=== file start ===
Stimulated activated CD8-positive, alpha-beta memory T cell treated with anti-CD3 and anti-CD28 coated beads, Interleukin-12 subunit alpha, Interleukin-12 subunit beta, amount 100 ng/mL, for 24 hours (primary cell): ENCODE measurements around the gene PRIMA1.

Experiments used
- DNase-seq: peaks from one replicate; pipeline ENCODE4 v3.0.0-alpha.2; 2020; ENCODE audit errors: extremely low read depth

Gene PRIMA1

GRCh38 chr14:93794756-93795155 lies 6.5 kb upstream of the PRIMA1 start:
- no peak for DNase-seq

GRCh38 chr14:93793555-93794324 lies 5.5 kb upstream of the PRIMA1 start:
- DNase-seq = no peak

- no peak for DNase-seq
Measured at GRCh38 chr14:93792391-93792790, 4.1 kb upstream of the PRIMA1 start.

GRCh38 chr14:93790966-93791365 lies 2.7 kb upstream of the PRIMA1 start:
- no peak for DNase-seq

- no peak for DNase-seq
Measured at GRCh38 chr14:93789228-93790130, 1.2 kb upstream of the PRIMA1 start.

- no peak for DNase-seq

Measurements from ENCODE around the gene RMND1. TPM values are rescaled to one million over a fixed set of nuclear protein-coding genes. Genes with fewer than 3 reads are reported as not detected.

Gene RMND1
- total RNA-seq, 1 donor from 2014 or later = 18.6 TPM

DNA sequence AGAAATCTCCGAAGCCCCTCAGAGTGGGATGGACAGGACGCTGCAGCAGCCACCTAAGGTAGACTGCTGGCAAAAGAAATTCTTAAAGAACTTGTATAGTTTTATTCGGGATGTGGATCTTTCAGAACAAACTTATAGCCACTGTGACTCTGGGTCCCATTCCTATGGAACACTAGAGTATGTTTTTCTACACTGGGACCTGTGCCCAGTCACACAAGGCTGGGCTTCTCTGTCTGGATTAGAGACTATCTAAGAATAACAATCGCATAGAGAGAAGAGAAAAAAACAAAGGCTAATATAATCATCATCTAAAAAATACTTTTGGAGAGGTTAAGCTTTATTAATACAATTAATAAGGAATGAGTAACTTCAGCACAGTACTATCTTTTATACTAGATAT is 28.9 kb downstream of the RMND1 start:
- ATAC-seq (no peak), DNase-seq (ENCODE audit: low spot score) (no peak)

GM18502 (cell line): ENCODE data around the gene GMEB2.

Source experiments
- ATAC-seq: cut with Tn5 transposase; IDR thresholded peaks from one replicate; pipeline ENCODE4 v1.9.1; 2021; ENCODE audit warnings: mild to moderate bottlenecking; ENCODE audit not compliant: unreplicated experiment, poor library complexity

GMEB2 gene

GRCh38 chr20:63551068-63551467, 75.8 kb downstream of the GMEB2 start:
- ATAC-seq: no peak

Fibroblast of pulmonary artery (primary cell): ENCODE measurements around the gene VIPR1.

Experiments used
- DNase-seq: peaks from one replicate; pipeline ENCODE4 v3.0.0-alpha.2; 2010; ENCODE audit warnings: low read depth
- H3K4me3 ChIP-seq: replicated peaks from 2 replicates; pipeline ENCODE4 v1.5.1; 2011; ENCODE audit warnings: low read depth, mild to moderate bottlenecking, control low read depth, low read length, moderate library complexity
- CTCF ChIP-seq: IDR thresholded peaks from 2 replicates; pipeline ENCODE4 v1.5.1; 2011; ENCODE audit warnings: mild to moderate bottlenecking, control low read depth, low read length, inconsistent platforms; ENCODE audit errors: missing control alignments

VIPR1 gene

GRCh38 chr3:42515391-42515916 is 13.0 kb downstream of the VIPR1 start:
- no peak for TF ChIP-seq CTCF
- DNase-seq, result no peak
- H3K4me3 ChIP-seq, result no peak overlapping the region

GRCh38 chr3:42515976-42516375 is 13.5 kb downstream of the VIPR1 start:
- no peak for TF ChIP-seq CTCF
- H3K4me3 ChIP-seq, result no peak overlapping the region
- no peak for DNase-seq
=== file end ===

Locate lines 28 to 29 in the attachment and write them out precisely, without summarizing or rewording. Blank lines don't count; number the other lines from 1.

Experiments used
- DNase-seq: peaks from one replicate; pipeline ENCODE4 v3.0.0-alpha.2; 2010; ENCODE audit warnings: low read depth